Governor Brown recently approved many new laws that affect workers’ rights beginning in 2014. We summarize some of the new state laws below. For a detailed summary of these and other new laws, please refer to our expanded article at our website: http://www.beesontayer. com/2013/11/2013-california-legislativeround- up/
California’s minimum wage will increase from $8.00 to $9.00 per hour beginning July 1, 2014, and again to $10.00 on January 1, 2016. Under AB-10, California remains a leader in setting minimum wage standards; only Washington State, which has an inflationadjusted minimum wage scale, is currently higher.
Employers are required to provide a shaded area, and to allow employees to take at least a five minute break, as needed, for employees who work outside in temperatures exceeding 85 degrees. Labor Code section 226.7 provides that employees denied a meal period or rest break are entitled to an additional hour of pay. This provision has now been expanded to include employees who have been denied a “recovery” or “cool down” period in order to prevent heat stress or illness.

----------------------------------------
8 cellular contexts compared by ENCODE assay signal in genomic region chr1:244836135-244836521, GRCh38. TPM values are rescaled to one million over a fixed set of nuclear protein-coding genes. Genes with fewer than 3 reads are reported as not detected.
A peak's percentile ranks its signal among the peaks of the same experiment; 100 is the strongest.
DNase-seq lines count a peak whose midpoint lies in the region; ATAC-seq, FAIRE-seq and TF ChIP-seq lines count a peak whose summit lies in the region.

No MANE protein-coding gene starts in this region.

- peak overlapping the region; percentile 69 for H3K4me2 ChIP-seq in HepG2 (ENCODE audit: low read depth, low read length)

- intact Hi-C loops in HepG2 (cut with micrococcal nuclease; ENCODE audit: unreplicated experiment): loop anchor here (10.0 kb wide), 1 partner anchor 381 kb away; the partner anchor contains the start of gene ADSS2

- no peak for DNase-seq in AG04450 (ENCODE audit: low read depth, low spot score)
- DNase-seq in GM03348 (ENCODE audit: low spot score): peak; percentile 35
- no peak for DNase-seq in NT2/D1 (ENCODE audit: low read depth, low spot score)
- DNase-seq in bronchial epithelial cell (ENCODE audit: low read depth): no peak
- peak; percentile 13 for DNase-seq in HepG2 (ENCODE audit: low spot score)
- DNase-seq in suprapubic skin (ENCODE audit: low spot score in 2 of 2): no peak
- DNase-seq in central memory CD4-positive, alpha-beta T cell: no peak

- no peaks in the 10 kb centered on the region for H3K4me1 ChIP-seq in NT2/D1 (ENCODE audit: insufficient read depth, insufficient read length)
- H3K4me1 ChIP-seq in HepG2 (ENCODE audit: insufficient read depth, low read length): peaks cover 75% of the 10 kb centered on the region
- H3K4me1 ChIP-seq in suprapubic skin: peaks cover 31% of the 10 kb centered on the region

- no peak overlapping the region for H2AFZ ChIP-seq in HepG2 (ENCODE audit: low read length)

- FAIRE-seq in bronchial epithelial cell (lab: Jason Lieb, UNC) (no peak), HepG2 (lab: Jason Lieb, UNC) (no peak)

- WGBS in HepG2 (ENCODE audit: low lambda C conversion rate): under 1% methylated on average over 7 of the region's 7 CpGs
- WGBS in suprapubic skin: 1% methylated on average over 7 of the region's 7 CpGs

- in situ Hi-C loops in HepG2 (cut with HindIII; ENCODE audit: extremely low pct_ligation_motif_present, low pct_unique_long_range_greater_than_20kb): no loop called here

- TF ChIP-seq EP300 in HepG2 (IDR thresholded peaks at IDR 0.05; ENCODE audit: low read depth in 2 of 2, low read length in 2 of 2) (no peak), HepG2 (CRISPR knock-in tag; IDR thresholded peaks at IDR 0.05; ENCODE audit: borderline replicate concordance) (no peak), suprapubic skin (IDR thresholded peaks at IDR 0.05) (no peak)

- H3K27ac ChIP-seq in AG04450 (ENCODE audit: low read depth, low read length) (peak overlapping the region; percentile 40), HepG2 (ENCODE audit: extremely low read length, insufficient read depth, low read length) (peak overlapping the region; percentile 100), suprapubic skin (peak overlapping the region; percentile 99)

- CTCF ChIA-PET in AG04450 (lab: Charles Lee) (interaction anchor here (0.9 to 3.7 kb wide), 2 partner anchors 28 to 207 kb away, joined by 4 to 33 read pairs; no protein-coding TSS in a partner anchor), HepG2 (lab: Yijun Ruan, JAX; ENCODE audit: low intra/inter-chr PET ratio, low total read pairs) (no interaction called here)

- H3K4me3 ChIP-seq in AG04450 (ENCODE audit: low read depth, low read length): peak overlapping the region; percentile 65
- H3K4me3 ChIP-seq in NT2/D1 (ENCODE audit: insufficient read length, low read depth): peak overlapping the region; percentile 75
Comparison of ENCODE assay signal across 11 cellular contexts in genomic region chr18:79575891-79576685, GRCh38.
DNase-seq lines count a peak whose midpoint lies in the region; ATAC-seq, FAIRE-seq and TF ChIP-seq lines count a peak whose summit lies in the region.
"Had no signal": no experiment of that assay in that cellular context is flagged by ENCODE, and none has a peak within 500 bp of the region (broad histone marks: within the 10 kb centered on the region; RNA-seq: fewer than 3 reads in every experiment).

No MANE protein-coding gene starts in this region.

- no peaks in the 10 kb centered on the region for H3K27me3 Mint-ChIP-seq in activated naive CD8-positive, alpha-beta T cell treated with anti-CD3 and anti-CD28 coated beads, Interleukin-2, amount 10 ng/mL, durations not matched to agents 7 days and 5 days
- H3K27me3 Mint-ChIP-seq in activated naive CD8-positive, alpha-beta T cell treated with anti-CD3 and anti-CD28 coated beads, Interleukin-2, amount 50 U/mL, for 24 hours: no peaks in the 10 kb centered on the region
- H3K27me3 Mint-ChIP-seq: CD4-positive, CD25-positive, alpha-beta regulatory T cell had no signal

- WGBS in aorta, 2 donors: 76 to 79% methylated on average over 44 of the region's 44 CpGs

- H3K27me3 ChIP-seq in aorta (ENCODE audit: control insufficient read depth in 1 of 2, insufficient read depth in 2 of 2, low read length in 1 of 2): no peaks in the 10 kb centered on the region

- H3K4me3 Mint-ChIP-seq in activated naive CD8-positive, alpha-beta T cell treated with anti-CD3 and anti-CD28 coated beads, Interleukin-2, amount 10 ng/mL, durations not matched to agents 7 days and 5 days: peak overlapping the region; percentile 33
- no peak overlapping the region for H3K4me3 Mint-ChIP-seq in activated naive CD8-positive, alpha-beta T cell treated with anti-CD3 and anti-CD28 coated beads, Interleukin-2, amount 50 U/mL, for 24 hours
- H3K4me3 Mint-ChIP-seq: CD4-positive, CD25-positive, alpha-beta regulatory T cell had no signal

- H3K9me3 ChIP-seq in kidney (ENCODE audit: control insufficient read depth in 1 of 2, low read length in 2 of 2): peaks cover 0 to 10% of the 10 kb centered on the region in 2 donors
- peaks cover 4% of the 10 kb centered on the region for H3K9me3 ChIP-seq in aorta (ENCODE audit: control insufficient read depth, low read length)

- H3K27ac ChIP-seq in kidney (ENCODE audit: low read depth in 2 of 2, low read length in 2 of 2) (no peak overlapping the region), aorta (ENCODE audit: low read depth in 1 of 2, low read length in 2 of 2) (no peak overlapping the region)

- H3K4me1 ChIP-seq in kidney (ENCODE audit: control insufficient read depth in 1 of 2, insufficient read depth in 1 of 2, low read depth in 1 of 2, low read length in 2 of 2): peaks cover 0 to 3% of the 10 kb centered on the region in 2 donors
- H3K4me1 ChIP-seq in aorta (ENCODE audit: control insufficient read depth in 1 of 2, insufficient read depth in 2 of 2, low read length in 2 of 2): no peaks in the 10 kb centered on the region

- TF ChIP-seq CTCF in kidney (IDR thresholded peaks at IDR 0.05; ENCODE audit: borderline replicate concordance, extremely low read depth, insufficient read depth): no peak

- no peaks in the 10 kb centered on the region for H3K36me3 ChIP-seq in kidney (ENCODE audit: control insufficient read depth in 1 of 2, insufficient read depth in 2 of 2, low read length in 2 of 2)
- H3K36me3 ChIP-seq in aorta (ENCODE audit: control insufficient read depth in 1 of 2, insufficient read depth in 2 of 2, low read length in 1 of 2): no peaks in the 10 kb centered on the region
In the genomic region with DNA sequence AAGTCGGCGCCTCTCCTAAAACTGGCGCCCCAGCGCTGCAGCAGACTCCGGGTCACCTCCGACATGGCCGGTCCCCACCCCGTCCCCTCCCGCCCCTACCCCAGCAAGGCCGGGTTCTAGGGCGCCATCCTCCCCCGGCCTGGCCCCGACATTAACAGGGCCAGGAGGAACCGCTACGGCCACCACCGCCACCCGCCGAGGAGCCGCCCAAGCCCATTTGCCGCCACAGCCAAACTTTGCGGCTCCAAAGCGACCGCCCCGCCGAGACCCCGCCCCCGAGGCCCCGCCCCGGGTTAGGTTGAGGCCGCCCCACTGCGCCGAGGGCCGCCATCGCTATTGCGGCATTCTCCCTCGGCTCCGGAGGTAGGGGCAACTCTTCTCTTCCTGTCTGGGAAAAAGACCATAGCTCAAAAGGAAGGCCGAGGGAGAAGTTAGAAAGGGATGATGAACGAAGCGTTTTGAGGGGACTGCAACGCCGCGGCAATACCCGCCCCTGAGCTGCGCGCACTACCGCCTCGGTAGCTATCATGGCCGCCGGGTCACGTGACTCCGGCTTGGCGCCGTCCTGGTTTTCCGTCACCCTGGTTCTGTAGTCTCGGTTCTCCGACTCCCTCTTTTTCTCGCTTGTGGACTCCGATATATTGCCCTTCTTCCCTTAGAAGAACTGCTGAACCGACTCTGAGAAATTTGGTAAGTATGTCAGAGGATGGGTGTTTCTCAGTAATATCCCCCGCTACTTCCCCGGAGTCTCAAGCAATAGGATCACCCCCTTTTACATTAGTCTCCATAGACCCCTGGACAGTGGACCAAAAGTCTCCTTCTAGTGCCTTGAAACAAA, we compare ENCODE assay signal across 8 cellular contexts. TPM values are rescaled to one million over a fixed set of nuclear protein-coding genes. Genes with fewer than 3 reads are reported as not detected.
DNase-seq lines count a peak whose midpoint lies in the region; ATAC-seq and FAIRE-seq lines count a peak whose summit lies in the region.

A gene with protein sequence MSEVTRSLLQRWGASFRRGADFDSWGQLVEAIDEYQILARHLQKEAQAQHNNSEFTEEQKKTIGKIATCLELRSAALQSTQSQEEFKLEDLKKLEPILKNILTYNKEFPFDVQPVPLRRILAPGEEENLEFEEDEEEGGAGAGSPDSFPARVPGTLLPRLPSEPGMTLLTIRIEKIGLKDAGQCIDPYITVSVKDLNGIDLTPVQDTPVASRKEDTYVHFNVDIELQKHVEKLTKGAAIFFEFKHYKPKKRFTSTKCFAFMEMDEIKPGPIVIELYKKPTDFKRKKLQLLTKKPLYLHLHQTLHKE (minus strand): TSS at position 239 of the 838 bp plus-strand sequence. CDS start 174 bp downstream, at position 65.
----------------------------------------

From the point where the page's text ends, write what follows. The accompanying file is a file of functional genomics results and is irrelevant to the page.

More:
Existing law under the Meyers-Milias- Brown Act requires employers to pay their employees who serve as union bargaining representatives for time spent formally meeting and conferring with the employer during working hours. This new law extends the right to paid time for union representatives who serve as the Union’s designated representative at conferences, hearings or other proceedings before PERB or at hearings before personnel or merit commissions.
Last year, the legislature passed AB 1844 prohibiting employers from requiring or requesting their current employees or applicants to disclose usernames and/or passwords used for accessing personal social media, requiring a user to access personal social media in the employer’s presence (also called “shoulder surfing”), or divulging any personal social media content. This bill expands these protections to all public sector employees.
State law currently extends SDI benefits for up to six weeks for employees who take FMLA (or the California version of FMLA) for baby bonding or to care for a family member (spouse, domestic partner, child or parent) with a serious health condition. This new law now allows workers who are given time off to care for seriously ill siblings, grandparents, grandchildren, and/or parents-in-law to receive the same SDI benefits. The new law does not, however, create a right to take leave for this purpose.